Paritosh Joshi: From 1901 to 2011, what the census tells us about India’s population. “India’s population grew almost five-fold over 110 years.” And: “The demographic changes which India is grappling with, today and in the future, are rather different from the simplistic tropes of “explosion” fear-mongering. They pertain to the real and present dangers of populations beginning to shrink in several states. They pertain to a diminishing pool of people of working age, the “demographic dividend” which our leaders love to boast about. They pertain to an increasing burden of the aged and infirm on the society, economy and health care infrastructure. There are real demographic problems that need to be solved. But they are not what politicians are trying to scare you with.”

Rakesh Mohan on the need for a third generation of reforms in India: “The first condition for sustained growth is an enhancement of investment levels, both public and private. This would imply an overall increase in fiscal expenditure along with a shift in composition towards higher public investment for the delivery of public goods and services, which, in turn, would crowd in private investment rather than crowding it out. But buoyancy in the tax-GDP ratio does not reflect the sustained growth in GDP of the past three decades, particularly the stagnation experienced over the past decade. Focused attention now needs to be given, to increasing efficiency and compliance in tax-revenue collection so that India’s overall tax-GDP ratio rises to levels consistent with comparable international experience, to finance the needed enhanced public expenditures.”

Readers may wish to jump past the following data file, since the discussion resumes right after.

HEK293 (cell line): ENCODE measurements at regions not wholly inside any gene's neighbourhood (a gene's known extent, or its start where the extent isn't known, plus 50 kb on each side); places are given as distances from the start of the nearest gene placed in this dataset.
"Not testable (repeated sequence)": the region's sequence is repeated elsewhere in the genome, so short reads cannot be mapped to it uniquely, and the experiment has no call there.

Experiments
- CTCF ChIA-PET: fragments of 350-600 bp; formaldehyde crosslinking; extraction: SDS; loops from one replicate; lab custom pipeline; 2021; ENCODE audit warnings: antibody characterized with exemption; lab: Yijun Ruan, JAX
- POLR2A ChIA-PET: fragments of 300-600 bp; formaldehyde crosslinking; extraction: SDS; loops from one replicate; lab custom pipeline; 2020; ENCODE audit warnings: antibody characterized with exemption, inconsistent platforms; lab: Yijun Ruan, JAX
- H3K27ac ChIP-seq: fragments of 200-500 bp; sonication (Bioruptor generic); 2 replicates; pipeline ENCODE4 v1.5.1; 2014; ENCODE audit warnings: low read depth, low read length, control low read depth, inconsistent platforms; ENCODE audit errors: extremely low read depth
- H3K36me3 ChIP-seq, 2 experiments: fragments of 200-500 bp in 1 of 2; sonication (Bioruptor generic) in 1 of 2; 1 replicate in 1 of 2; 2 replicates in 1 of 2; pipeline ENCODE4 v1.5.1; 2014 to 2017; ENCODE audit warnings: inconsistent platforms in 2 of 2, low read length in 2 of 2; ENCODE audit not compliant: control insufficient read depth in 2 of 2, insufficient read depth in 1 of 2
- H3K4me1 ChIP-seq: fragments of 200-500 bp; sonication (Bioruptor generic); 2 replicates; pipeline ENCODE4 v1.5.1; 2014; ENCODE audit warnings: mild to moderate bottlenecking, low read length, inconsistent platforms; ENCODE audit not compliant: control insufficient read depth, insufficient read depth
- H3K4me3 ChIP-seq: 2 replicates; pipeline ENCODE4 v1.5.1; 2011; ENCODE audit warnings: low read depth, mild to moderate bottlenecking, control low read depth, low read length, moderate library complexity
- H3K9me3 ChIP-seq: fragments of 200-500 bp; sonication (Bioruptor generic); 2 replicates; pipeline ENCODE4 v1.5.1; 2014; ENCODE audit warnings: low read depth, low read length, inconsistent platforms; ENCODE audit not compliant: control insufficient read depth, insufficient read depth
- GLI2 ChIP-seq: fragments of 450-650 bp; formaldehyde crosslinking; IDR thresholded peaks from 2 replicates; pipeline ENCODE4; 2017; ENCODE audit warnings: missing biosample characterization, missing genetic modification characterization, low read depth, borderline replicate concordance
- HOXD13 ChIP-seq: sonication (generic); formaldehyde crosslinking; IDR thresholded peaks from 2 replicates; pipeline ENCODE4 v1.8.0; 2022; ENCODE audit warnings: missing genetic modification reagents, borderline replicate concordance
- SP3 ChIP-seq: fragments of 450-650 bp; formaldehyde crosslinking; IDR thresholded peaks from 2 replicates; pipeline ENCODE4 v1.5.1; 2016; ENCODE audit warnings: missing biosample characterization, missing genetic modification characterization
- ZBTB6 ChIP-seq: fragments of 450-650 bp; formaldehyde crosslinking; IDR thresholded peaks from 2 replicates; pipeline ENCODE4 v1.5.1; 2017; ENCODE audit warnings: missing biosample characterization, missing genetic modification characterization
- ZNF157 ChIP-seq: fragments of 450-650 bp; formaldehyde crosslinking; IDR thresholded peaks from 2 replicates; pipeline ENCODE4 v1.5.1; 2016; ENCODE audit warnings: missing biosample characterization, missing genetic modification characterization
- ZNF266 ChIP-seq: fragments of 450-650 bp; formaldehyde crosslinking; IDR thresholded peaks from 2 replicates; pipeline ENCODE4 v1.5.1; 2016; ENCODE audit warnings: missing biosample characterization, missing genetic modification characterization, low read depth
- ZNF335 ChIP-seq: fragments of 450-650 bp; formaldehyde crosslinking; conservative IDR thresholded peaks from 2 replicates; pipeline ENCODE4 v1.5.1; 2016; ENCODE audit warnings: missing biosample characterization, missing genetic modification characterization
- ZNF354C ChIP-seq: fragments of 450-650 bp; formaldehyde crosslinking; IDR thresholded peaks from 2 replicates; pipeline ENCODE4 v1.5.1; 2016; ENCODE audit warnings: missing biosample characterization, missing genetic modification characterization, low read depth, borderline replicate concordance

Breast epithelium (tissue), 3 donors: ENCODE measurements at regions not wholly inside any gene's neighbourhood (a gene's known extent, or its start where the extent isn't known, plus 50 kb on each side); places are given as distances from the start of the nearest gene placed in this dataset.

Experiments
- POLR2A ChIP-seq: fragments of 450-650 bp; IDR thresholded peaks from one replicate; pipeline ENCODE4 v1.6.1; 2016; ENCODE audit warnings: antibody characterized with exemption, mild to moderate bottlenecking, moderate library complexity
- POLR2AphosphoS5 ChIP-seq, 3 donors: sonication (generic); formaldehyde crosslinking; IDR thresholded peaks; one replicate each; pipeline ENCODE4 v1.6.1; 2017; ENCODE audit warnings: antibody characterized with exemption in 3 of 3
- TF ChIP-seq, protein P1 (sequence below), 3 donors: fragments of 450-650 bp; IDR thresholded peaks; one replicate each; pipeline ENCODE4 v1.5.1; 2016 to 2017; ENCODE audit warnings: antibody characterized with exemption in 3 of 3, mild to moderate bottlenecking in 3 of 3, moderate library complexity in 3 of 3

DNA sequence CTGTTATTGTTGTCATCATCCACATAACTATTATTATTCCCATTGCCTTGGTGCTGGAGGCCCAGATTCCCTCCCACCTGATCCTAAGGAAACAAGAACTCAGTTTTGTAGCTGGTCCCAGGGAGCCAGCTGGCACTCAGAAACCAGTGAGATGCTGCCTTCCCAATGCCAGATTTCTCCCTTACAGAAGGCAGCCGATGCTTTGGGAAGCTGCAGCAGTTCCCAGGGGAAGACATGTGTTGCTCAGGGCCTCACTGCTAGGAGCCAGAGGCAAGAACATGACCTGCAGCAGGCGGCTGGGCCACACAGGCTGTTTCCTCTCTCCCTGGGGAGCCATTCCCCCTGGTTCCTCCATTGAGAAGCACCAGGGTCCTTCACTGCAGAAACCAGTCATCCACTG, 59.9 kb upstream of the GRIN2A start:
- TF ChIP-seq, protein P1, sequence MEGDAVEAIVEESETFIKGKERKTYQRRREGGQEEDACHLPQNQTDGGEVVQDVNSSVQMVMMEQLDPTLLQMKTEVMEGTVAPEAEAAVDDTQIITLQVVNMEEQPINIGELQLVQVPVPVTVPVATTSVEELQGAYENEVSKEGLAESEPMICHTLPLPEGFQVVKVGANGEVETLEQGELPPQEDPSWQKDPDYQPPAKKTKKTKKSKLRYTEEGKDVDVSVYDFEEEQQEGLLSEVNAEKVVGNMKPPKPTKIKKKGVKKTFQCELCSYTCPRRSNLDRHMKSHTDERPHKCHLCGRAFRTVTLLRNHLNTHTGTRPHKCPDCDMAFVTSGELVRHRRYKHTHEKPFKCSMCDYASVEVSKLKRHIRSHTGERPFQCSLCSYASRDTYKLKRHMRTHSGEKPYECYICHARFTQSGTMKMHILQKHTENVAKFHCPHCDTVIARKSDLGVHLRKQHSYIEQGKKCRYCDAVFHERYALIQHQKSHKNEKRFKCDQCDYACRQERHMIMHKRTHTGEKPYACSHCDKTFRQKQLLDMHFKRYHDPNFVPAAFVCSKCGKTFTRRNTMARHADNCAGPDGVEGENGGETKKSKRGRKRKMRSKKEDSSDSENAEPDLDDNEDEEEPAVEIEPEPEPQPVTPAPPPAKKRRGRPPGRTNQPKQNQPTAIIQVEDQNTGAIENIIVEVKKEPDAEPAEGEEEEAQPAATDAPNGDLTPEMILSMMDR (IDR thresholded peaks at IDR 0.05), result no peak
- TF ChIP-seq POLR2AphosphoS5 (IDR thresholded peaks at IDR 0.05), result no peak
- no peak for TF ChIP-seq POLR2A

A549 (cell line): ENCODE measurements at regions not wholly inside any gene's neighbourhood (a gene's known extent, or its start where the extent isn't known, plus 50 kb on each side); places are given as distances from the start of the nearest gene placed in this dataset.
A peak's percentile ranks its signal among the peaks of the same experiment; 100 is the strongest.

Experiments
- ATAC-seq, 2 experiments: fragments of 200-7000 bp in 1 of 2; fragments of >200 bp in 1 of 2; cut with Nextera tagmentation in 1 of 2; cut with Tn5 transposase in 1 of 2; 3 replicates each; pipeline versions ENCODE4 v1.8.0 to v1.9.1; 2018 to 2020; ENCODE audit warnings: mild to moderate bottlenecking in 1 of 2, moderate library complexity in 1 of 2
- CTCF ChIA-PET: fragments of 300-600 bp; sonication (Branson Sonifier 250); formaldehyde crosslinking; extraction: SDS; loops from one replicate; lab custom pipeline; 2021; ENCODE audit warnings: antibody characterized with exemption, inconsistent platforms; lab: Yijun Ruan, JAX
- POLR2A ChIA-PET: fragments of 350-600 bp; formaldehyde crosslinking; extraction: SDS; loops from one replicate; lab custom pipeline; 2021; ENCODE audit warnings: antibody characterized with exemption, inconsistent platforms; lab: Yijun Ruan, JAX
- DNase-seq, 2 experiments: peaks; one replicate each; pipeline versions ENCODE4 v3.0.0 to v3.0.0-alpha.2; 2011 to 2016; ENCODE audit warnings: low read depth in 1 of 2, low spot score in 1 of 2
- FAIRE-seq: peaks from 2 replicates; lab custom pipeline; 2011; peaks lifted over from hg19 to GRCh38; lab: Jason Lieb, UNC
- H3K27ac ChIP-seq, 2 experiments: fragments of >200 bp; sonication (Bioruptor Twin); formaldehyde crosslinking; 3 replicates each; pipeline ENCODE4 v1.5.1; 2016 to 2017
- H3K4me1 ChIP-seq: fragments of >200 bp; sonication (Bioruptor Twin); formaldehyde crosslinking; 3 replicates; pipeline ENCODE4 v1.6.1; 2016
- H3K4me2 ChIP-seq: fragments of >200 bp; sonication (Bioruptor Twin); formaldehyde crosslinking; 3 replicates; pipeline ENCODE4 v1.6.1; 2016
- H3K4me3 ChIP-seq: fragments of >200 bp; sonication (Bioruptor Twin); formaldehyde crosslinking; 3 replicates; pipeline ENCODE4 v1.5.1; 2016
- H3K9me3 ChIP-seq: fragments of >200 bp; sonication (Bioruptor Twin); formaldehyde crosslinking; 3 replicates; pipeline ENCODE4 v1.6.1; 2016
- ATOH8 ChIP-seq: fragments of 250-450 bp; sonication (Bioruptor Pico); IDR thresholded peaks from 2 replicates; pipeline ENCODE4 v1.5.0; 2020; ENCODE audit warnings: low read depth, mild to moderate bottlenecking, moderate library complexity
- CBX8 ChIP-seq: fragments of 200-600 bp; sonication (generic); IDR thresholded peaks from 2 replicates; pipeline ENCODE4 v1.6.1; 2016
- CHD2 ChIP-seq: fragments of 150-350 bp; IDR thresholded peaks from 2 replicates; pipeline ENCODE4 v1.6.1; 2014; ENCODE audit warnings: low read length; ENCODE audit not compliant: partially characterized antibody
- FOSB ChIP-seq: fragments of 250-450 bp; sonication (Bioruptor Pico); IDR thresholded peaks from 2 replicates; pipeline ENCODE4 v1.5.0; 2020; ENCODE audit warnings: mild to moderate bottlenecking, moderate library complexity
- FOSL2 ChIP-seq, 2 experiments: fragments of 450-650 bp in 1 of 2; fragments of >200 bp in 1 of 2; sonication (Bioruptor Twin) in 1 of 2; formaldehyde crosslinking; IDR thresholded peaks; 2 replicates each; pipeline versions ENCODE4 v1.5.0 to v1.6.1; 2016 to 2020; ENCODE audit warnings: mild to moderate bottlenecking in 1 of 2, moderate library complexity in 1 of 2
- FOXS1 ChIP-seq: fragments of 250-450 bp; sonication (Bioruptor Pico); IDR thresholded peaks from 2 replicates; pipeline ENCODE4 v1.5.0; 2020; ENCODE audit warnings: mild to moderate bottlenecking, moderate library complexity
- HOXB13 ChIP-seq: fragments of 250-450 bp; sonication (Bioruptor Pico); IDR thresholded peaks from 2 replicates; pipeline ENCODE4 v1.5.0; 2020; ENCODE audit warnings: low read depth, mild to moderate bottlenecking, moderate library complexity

David Perell: “You have to put ideas into your own words and explain them to others. Or, in the words of philosopher Giambattista Vico: “We only know what we make.””

Thinks 201

What the Crypto Crowd Doesn’t Understand About Economics: by Tyler Cowen. “Digital currency has always been a highly unusual asset class, but it won’t stay that way forever.”

Blockchain is puny, here’s the math to make it mighty: by Eli Ben-Sasson. “This fix is the adoption of cryptographic proofs…Instead of recording this data-heavy information to the blockchain, we write on the chain in a kind of shorthand — proofs which verify that transactions have been conducted with integrity. All the heavy computational lift, meaning the work done to obtain the proof, happens in the cloud, not the blockchain.”